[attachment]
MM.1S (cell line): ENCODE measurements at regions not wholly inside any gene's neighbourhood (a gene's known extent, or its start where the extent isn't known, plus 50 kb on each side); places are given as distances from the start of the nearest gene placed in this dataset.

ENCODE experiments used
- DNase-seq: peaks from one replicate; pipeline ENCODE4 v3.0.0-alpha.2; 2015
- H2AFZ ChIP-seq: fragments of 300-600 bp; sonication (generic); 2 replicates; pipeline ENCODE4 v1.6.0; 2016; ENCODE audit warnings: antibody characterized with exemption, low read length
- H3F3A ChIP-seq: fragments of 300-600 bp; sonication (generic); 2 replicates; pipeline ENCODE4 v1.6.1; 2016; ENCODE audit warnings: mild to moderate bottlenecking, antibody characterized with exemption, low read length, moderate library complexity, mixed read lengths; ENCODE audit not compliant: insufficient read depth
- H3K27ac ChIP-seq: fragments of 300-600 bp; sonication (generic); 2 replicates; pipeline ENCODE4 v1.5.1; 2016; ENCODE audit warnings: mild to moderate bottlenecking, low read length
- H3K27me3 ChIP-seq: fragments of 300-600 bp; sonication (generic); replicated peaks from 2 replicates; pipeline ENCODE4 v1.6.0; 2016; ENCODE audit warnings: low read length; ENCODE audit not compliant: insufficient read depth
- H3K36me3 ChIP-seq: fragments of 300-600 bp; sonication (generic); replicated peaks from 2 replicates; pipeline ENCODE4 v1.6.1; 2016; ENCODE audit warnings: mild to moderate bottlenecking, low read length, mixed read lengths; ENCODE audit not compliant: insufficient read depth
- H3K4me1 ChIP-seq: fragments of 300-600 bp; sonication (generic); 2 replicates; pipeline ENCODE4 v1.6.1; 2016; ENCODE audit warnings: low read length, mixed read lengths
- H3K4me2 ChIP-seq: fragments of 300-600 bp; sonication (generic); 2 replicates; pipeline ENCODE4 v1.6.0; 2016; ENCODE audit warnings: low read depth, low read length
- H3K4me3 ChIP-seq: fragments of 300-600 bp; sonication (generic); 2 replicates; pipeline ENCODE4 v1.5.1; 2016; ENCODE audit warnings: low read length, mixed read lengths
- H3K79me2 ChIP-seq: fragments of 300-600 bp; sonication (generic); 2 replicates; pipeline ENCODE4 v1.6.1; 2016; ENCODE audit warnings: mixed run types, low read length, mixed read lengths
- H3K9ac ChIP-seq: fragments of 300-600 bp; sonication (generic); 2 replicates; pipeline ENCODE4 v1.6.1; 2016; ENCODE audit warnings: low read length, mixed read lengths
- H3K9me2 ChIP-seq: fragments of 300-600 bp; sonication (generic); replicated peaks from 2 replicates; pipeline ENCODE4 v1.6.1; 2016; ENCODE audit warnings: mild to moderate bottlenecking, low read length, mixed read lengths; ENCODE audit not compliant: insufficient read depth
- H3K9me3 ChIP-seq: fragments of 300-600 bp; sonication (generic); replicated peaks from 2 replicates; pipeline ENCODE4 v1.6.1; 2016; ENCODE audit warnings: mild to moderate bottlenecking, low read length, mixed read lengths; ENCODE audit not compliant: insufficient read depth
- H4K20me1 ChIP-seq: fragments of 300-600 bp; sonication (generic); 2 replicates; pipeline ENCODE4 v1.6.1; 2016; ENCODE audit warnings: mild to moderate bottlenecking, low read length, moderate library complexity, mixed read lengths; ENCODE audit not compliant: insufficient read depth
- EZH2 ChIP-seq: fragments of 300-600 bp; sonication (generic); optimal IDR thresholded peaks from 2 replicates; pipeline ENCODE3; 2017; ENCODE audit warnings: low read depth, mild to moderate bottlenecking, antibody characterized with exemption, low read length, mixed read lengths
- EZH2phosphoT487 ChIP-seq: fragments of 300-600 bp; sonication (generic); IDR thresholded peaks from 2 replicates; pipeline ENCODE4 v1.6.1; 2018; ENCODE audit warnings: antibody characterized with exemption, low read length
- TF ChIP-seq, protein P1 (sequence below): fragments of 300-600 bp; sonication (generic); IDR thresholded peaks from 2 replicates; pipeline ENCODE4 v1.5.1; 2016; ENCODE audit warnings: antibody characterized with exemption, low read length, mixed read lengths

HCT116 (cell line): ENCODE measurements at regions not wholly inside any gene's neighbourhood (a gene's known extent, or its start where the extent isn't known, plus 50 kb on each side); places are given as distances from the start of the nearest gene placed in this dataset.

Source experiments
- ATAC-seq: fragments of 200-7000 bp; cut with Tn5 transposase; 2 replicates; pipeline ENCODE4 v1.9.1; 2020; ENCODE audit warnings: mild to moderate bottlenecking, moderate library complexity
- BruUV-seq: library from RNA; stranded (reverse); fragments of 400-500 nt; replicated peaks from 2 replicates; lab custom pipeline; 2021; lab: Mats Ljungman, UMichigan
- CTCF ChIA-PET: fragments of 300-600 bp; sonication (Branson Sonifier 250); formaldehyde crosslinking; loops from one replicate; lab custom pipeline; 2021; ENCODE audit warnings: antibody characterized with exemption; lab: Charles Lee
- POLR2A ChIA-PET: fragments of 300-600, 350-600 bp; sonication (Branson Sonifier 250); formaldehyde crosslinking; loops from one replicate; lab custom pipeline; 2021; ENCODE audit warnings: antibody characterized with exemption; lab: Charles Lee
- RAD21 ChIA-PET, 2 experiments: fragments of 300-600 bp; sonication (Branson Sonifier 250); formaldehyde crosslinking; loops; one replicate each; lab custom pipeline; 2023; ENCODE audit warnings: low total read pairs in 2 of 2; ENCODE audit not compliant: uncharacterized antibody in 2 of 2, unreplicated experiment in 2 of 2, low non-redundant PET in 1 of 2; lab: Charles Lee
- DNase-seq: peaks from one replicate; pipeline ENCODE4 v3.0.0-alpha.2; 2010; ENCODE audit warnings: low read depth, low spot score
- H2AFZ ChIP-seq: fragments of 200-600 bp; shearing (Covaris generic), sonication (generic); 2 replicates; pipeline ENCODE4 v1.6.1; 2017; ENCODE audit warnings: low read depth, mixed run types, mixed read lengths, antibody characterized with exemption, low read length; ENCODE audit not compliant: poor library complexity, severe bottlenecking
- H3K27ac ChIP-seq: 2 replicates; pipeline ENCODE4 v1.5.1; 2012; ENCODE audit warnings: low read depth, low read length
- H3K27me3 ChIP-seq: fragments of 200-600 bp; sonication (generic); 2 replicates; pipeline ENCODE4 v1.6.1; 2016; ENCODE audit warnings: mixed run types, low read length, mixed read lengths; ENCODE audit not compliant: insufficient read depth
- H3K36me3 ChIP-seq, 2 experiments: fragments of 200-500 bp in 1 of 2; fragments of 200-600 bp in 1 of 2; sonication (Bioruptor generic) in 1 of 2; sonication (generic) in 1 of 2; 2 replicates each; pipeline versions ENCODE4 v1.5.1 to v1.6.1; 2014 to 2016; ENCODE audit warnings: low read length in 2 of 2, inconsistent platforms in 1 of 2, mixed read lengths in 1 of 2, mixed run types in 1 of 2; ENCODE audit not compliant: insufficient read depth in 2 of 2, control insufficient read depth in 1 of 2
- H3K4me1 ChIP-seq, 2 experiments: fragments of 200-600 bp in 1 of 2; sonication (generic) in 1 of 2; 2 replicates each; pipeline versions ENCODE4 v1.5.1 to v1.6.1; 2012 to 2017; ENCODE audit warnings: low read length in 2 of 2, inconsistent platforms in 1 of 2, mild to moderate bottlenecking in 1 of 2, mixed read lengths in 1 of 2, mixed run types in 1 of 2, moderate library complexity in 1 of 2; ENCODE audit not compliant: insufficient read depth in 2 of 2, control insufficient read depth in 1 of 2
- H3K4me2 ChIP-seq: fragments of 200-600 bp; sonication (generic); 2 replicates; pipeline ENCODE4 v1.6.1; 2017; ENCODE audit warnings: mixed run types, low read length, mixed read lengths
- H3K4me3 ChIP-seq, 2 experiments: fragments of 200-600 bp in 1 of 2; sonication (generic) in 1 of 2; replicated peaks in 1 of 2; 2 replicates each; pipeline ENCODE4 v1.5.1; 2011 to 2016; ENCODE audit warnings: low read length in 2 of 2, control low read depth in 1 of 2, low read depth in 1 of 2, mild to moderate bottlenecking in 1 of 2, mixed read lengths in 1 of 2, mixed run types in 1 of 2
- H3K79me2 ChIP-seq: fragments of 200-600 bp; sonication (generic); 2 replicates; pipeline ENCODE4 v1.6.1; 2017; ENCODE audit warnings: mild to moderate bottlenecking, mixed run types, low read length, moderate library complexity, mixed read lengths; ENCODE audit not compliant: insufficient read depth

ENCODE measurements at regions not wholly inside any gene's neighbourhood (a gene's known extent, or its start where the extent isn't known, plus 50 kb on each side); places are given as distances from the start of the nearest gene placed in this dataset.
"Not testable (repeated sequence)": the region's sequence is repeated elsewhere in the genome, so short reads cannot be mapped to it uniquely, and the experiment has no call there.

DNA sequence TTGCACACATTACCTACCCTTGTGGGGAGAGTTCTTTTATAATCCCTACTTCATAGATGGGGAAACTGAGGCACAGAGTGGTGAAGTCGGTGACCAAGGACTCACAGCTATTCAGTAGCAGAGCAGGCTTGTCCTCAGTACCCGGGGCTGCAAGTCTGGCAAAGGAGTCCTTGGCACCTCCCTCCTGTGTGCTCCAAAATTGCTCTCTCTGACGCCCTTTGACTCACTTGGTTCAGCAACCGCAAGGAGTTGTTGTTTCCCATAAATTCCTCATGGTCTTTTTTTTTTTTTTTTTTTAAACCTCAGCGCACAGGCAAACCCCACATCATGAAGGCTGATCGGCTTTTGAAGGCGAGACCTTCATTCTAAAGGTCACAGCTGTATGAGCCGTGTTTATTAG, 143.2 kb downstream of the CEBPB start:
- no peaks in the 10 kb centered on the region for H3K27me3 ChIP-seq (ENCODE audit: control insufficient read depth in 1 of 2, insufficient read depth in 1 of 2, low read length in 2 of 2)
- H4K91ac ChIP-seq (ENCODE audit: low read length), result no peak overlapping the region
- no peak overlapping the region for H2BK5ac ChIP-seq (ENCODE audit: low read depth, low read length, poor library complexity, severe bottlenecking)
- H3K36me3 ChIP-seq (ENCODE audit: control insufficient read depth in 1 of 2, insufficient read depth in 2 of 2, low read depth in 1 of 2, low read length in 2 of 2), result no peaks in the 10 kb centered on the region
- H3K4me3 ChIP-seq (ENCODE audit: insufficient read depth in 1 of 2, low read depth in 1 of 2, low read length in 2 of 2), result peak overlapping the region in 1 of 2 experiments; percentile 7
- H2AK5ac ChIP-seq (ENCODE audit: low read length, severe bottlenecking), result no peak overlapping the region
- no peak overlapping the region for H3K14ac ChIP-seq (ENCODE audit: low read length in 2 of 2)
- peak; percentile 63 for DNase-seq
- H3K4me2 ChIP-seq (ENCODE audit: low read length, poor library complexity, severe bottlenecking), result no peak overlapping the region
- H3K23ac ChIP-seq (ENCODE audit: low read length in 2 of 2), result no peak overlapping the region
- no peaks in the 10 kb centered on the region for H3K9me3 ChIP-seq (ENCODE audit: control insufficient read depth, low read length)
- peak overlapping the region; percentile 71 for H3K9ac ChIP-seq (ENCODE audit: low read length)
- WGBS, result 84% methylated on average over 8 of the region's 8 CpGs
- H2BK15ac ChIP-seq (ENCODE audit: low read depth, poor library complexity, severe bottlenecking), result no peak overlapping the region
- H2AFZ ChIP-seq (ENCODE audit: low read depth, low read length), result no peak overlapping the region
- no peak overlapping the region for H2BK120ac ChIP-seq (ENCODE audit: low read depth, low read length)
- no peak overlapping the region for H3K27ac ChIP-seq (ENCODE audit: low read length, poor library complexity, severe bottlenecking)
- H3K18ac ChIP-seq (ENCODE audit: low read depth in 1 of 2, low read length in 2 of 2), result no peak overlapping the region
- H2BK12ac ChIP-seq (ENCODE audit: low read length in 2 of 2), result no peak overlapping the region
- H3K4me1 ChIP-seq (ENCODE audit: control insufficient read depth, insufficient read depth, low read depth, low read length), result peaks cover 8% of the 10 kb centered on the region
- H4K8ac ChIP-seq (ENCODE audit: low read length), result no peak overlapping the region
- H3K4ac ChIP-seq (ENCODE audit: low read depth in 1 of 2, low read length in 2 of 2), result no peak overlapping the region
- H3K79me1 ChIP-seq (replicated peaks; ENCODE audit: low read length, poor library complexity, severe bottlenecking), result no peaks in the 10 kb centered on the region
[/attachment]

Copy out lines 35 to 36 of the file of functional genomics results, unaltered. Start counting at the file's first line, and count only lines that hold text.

- H3K79me2 ChIP-seq: fragments of 200-600 bp; sonication (generic); 2 replicates; pipeline ENCODE4 v1.6.1; 2017; ENCODE audit warnings: mild to moderate bottlenecking, mixed run types, low read length, moderate library complexity, mixed read lengths; ENCODE audit not compliant: insufficient read depth

ENCODE measurements at regions not wholly inside any gene's neighbourhood (a gene's known extent, or its start where the extent isn't known, plus 50 kb on each side); places are given as distances from the start of the nearest gene placed in this dataset.